Gavin Rimmington, Head of Public Sector at YPO, explains how to solve social value in the public sector
Social value is no longer an afterthought in procurement, rather it is an essential part of the contractual process and continues to evolve at pace, the government green paper Transforming Public procurement puts it further into the limelight. The environmental and economic impact of businesses and services are now a determining factor in whether a procurement contract is awarded, rather than just cost and compliance alone.
To procurement and commercial professionals, social value is how any individual contract benefits the local community in which it operates, from both an economic and environmental perspective. The type of things considered within this might include whether a contract would enable further employment, or how much air pollution the undertaking of the contract might remove from the local area.
The residual damage that COVID has created, and continues to create, is taking a huge toll on our local economies, but driving social value return through procurement allows us to inject investment directly into the local area and benefit the communities we serve.
One way in which local economies can benefit from a renewed focus on social value is through the encouragement of supplier diversity, even in sectors where national and large providers appear to have a stronghold. Dynamic purchasing systems (DPSs) allow local authorities and public sector bodies access to a huge number of SMEs across a wide range of services, and in turn, allow all relevant and potential suppliers to have fair and equal opportunity to compete for public sector tenders. For example, the YPO Enforcement Agency DPS operates with 78% of suppliers as SMEs from across the UK, with scale for large or small awards. In relation to the Enforcement Agency DPS specifically, in 2021, nearly 80% of spend across public sector customers on this solution was with SMEs.
Social value in the public sector
A renewed focus on social value doesn’t just benefit local businesses and communities either. The public sector has received scrutiny and pressure, particularly during times of austerity, to ramp up efficiencies whilst lowering prices. Social value plays a vital role in mitigating this pressure by ensuring smarter procurement, with more value achieved for every pound spent by the government, local authorities, and other public bodies, in the way of environmental and economic benefits. Beyond cost and value, the introduction of SME’s and local businesses into public sector level services will also allow for a whole new perspective: local people understand local needs and will subsequently deliver a more personalised service.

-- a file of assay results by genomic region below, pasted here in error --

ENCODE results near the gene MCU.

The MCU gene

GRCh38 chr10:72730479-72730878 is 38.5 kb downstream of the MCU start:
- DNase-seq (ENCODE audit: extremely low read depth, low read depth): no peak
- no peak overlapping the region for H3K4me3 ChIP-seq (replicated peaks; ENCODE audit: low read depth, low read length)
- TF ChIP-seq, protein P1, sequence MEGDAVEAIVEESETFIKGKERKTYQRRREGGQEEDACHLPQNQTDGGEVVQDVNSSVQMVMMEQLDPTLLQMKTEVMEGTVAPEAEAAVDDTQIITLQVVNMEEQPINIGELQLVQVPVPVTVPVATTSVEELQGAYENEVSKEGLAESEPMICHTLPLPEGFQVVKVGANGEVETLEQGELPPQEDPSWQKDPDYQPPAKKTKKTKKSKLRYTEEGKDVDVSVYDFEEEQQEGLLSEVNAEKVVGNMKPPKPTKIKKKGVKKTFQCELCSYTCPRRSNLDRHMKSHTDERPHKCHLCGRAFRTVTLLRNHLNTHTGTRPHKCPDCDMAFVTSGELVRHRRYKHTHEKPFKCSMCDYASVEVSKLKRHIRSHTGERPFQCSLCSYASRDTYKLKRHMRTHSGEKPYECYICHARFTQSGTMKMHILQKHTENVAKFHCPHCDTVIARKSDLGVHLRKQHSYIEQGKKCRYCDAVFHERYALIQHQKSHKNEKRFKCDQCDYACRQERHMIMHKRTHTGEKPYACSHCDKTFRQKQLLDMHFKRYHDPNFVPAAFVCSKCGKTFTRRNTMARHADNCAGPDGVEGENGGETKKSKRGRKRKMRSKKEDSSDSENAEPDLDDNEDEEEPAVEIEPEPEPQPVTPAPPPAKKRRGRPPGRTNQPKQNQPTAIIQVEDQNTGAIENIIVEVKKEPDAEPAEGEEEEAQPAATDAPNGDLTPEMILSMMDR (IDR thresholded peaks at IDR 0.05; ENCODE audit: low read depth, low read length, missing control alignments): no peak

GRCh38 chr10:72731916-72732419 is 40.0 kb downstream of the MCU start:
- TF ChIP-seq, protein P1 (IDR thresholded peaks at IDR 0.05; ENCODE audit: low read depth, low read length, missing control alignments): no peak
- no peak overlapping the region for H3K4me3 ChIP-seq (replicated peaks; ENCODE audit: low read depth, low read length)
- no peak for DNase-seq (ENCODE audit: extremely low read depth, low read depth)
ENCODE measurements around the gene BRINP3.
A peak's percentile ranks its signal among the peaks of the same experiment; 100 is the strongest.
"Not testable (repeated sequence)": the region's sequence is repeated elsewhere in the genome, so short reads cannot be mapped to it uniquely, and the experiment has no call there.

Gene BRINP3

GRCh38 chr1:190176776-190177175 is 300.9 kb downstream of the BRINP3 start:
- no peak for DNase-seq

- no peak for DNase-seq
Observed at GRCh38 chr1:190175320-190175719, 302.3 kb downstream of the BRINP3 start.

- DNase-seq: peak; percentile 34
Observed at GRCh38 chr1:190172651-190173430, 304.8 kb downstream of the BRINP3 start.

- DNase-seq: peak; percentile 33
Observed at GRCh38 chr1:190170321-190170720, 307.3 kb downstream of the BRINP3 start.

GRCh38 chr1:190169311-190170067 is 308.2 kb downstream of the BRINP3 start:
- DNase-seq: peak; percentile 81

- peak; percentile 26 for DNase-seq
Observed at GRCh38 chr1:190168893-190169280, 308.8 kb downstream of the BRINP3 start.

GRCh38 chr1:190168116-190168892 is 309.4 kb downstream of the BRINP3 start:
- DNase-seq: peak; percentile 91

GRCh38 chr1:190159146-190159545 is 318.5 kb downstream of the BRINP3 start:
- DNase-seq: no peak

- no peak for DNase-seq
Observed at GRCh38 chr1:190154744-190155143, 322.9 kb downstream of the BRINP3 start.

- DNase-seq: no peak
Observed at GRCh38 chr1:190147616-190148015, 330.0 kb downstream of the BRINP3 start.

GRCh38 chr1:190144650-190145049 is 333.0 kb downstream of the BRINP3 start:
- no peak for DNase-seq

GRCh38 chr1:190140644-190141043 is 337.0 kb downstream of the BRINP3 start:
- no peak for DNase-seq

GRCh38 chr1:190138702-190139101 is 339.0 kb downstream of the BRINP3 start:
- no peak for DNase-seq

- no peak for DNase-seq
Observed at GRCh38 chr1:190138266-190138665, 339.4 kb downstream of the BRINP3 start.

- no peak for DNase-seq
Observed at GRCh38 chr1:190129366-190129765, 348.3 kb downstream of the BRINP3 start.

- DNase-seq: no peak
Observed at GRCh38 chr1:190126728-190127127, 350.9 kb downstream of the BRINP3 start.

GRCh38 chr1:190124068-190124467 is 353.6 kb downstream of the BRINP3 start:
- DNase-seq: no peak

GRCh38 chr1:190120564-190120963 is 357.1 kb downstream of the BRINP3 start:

Businesses and service providers must continue to think about their potential offerings and how they will best demonstrate social value and elevate this aspect, so that they can access public sector procurement frameworks or DPS’s and stand in front of decision- makers. Ultimately, it’s about aligning themselves with local needs, which can be done in many ways. Using the priorities listed in the Local Area Plan or Sustainable Community Strategy can be a great way to start, or a more hands-on approach would be consulting directly with the community to hear what value looks like in the local context. Although it might be daunting to some, demonstrating social value doesn’t have to be difficult – it could look like anything from committing to more sustainability initiatives, like planting trees, to helping improve youth unemployment through the promotion of your industry in the local area or working with voluntary groups in the local community.
Putting it down on paper and being able to articulate and measure your social value offering is the more difficult part, but if this isn’t something that you feel your business does already or can do at all, there are procurement and commercial specialists in the relevant public sector body letting the contract that can help you navigate the process. It’s important to be very clear about which specific aspects of social value are being delivered – you should be able to communicate what you can offer and how this can accurately be measured, whether it’s something you are already doing or whether it’s something you are committed to doing should you win a contract.
The future of procurement
Inevitably, the future of procurement is entwined with social value, and it is without a doubt a positive step forward for the sector, demonstrating the power of procurement in delivering positive change for local communities. With well thought out plans and appropriate measures of success in place, there is no need to be intimidated by the change. Expert teams, like those at YPO, are here to offer a compliant route to market, as well as guidance for any suppliers looking to engage with the social value agenda. I look forward to seeing the continued elevation and positive outcomes that social value offers over the coming months and years.